v. Get the head sail (also called the jib sail) out of the storage area in front of the
vi. Carefully unfold the head sail onto the deck at the bow of the ship.
vii. Attach the tack of the head sail at the bottom of the forestay, near the deck.
viii. Then, place the head of the sail into the track of the forestay and pull it
ix. Take the halyard clip and connect to the head of the sail, ready for it to be
pulled up when the wind is in.
x. Pull on the halyard to remove the slack from the head sail. Again, we are not
yet raising the sail, but instead getting into position.
xi. Top tip: use some loose rope to tie the headsail down onto the boat so it
doesn’t fly into the water before raising the head sail and main sail.
xii. Tie the jib sheet onto the clew of the genoa headsail. To do this, simply fold
the jib sheet in half, place the loop through the clew hole and then tread the
two ends of the jib sheet into the new loop. Pull it tight to secure the sheet to
the clew and you’ll be left with two jib sheet ends of equal lengths.
xiii. Take each jib sheet end to the outside of the shrouds so you have one end on
starboard and the other on the port side of the boat. The Ultimate Beginner’s Guide to Sailing and Rafting
xiv. Push the end of the jib sheet through a roller-block or clutch (whichever your
boat has) and then tie a secure figure-of-8 knot in the end so it can’t be pulled
xv. Tidy the sheet ends by wrapping them around your forearm and hand so they
aren’t all over the place.
xvi. Head to the stern of your boat and ready your oar and tiller for shove off
xvii. Remove all the dock lines or rafting up mooring lines and you’re ready to go.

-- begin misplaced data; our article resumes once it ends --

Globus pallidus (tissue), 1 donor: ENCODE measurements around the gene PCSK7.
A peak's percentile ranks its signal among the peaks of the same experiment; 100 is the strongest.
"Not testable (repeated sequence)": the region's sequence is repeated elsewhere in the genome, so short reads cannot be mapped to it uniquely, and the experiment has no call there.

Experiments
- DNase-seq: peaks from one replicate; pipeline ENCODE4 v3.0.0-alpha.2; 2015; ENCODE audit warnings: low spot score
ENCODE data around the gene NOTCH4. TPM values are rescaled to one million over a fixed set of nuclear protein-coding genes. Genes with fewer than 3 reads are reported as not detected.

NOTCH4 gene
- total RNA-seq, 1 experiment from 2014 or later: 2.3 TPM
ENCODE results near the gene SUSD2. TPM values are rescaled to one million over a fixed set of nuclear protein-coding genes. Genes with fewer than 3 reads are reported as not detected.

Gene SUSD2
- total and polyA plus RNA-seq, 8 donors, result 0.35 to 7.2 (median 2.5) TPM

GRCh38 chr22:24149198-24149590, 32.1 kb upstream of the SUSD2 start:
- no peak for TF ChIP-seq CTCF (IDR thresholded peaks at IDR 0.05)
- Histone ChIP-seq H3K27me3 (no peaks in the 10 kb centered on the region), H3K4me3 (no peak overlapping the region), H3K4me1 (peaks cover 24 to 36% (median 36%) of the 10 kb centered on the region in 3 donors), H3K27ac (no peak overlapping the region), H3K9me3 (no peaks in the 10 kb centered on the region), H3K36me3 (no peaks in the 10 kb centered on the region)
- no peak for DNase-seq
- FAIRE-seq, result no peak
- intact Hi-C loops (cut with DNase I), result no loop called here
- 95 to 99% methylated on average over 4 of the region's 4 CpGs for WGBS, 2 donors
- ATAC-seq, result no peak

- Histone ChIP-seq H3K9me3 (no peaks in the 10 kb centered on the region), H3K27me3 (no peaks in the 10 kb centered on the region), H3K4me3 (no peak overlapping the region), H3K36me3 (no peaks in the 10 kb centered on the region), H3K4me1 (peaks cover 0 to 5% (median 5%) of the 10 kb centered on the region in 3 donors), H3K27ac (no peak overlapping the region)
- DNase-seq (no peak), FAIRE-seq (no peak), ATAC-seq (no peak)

xviii. The final step would be to shove off from the jetty boardwalk, berth or the
When it comes to mooring guidelines, they can very per the marina or harbour you
decide to moor at. Often, with the rules regarding floating, you need to remain at
around 5 to 10 knots and be very careful of other boats. You also need to be in
constant contact with the marina guard when approaching or leaving the marina for
safety. They’ll also be able to guide you to your berth if you’re not rafting up with
7. Understanding How to Begin Rafting Up for a Secure Boat Party
Finally, we’ve gotten to the most social and fun part of your beginner’s guide to sailing
and rafting; finding out how to begin rafting up.
Throughout this guide, we’ve been referring to ‘rafting up’ as something you’ll do in
the middle of the open water with other boats in order to socialise and have fun while
anchored. And, while this is very true and the most fun aspect to rafting up, it is not
the only use. As sailing has become a more popular hobby available to many over the
years, some marina hotspots may not have a berth for everyone.
In these scenarios, it is very important to know your mooring guidelines and rafting up
knots. You’ll need to raft to other boats in order to climb over and get to the jetty.
However, it’s best to know how to raft up properly. Nobody wants to be woken at the
crack of dawn by someone else in the raft trying to leave. And, it’s important to know
how to deal with a mast mix-up after a heavy night with the weather. So, let’s talk
about the different types of rafting up to help you get through any situation. A top tip